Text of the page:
You are worthy of praise, God. In Your love and faithfulness You are changing me for good; You are reforming my heart from the cold, hard, fractured thing it was into a steady, focused core of purpose that moves my life. Instead of chasing every zephyr of this world’s fleeting promises, I’m becoming wholehearted in singing Your praise. The more I acknowledge Your greatness, the more I find You making me strong from the inside out.

In moments of despair or discouragement I call to You for help. You answer me by assuring me You are near and by making me stouthearted and peaceful within. I am beginning to see that You want me to look at troubles differently than as distressing inconveniences; when my focus is on You, LORD, troubles are reminders of Your steady intention to remake me.

I wish we all would turn to You, God. I wish we would turn off the blaring cacophony of this world’s propaganda and listen instead to the life-transforming words You speak. Rather than building a flimsy scaffolding of self-esteem through proud monologues, we would join with the throng of the faithful, singing Your praises. Bowing to Your claim on our lives, we would find You endowing us with strength to stand.

As I walk in the midst of trouble, preserve the inner core of my being, LORD. Make it impervious to my foes. Cause fear and doubt to flee. Replace reckless abandon and selfish striving with self-control and kindness.

I see that with one hand You protect me from my old enemies, and with the other You create in me character. In speechless wonder I know You have envisioned good things for me. You will be faithful to complete and fulfill Your purposes for me, developing in me the character of Your own precious Son, Jesus.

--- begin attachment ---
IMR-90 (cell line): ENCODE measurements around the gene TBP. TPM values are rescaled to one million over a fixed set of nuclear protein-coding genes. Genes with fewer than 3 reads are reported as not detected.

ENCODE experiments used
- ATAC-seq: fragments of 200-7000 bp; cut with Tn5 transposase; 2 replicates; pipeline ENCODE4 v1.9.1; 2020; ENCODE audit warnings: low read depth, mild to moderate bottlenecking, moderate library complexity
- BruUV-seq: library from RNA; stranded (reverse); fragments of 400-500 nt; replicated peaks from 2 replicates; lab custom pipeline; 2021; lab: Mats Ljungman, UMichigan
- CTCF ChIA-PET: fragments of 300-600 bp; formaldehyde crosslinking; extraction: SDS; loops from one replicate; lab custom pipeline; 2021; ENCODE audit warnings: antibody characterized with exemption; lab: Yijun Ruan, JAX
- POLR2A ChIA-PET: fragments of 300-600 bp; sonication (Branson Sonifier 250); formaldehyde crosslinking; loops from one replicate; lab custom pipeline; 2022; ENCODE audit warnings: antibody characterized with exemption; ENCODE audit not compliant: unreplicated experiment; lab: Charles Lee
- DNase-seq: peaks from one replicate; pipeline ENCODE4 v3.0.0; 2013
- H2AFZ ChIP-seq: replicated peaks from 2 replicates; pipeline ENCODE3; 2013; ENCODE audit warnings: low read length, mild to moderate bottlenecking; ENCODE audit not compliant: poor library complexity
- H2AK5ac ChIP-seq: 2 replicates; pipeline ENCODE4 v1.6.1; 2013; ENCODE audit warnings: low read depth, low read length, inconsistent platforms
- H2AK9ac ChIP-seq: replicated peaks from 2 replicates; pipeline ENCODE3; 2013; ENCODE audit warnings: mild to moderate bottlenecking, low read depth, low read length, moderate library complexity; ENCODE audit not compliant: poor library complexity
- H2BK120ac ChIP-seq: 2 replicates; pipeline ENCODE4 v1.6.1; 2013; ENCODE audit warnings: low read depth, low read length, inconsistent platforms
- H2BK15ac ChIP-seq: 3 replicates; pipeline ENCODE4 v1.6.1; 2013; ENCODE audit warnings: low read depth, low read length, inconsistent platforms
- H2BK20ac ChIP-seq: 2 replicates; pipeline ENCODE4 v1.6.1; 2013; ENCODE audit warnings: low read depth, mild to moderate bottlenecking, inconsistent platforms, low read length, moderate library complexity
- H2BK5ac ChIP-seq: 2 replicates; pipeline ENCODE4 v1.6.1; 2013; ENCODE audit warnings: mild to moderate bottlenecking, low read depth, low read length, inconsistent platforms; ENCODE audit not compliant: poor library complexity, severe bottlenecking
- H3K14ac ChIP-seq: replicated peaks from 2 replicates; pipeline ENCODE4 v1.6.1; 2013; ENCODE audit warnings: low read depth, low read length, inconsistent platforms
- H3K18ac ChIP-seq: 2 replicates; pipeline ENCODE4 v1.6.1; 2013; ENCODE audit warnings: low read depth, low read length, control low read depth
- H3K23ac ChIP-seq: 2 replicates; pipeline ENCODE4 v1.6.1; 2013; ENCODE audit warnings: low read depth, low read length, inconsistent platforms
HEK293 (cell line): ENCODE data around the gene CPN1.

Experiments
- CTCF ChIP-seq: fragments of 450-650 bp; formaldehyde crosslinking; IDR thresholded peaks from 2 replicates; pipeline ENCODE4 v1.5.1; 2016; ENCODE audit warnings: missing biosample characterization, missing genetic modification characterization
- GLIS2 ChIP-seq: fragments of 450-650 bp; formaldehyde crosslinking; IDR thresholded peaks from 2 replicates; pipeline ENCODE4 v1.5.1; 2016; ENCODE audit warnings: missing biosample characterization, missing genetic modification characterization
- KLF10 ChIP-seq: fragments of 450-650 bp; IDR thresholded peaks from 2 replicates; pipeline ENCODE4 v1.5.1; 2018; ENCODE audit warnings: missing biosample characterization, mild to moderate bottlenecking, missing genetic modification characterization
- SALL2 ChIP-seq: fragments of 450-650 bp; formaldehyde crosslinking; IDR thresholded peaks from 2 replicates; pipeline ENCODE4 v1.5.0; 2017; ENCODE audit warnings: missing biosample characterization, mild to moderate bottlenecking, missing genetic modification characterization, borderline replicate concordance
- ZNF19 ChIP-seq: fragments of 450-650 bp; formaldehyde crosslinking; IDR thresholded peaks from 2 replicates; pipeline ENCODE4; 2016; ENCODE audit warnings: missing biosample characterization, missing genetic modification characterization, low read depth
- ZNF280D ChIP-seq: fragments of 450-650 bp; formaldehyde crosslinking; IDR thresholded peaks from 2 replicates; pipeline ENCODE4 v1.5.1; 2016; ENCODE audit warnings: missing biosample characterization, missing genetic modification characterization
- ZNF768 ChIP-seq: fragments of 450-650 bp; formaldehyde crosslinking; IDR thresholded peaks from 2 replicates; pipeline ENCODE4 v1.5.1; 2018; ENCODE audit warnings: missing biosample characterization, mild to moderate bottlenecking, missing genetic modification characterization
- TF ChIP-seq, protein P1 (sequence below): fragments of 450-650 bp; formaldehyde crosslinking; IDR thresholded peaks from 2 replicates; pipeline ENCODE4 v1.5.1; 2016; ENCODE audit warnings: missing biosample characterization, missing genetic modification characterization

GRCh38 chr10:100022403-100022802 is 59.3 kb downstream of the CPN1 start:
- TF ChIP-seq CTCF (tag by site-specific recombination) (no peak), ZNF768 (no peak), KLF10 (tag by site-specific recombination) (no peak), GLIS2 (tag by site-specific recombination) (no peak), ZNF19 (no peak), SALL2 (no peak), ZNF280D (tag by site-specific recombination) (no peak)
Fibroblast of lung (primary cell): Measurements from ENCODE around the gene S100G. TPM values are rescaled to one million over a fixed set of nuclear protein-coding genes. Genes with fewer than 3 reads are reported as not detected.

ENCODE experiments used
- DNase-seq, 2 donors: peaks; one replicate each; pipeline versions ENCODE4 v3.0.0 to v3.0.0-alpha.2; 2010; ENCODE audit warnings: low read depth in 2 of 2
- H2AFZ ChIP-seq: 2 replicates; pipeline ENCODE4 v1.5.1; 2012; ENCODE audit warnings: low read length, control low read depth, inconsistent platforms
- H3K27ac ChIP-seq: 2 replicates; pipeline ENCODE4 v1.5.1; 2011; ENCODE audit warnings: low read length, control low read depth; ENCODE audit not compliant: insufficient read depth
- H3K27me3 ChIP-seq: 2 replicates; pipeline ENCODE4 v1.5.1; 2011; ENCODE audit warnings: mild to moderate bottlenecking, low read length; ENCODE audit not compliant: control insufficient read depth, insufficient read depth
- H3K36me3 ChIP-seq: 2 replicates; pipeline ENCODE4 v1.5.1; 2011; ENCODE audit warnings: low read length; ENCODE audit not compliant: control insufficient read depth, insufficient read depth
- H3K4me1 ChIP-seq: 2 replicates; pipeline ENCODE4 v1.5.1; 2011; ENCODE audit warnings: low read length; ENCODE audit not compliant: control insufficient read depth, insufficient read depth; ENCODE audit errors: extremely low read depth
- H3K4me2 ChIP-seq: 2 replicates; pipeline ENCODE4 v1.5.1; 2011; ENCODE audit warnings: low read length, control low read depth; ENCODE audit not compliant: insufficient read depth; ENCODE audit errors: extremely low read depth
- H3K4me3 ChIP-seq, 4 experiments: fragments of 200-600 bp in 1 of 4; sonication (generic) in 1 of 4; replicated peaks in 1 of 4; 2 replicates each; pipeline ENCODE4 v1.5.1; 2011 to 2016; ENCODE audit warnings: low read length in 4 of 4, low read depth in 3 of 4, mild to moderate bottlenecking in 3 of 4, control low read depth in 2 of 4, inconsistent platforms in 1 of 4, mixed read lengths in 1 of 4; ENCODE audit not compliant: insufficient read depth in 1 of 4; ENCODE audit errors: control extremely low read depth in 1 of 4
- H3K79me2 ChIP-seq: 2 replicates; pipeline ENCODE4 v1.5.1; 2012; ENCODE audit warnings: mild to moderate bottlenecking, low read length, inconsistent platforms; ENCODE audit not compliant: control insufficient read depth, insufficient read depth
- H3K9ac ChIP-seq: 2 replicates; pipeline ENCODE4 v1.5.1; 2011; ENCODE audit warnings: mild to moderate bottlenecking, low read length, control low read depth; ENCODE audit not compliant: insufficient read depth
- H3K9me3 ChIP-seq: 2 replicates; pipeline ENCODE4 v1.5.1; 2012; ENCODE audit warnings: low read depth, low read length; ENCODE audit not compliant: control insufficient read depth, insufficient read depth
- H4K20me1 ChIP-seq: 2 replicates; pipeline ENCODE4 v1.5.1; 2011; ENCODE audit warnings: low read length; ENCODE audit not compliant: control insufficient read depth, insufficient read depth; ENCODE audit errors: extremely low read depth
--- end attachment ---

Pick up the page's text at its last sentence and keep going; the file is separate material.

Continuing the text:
Your workmanship, LORD, is good. Continue Your creative work in me until I am everything You want me to be. Your love, O LORD, endures forever.

(Photo Credits: By NN – Töpfer woodcut from year 1641, Public Domain, https://commons.wikimedia.org/w/index.php?curid=29708898;

By Milartino – Own work, CC BY-SA 3.0, https://commons.wikimedia.org/w/index.php?curid=20677304;

By Mcnultyc1 – Own work, Public Domain, https://commons.wikimedia.org/w/index.php?curid=6749541)

 

 

PROSPECTUS OF THE PRAYING PERSON, PART 4: John 14:8-26 Spiritual Vision

Vs. 17-19 “…but you know him…you will see me…”

 Here, Jesus promises the praying person will know and see Someone no one other than believers is able to know and see.  Sounds interesting.  Maybe even a little Sci-Fi. He says we will know the Holy Spirit, and we will see Jesus Himself.

For centuries philosophers have bemoaned, debated, discussed and complained about something called the ‘hiddenness of God”. They view it this way: If God is completely good, loving, powerful, all-knowing and ever-present, He would want the best for people, His creatures. Relationship with Him would be the best thing for them; an awareness of Him is essential in order to have relationship with Him, but His hiddenness limits that awareness. Some, in frustration, have even declared God must not exist since His presence cannot be verified by empirical data. They cannot see, hear, taste, smell or touch Him.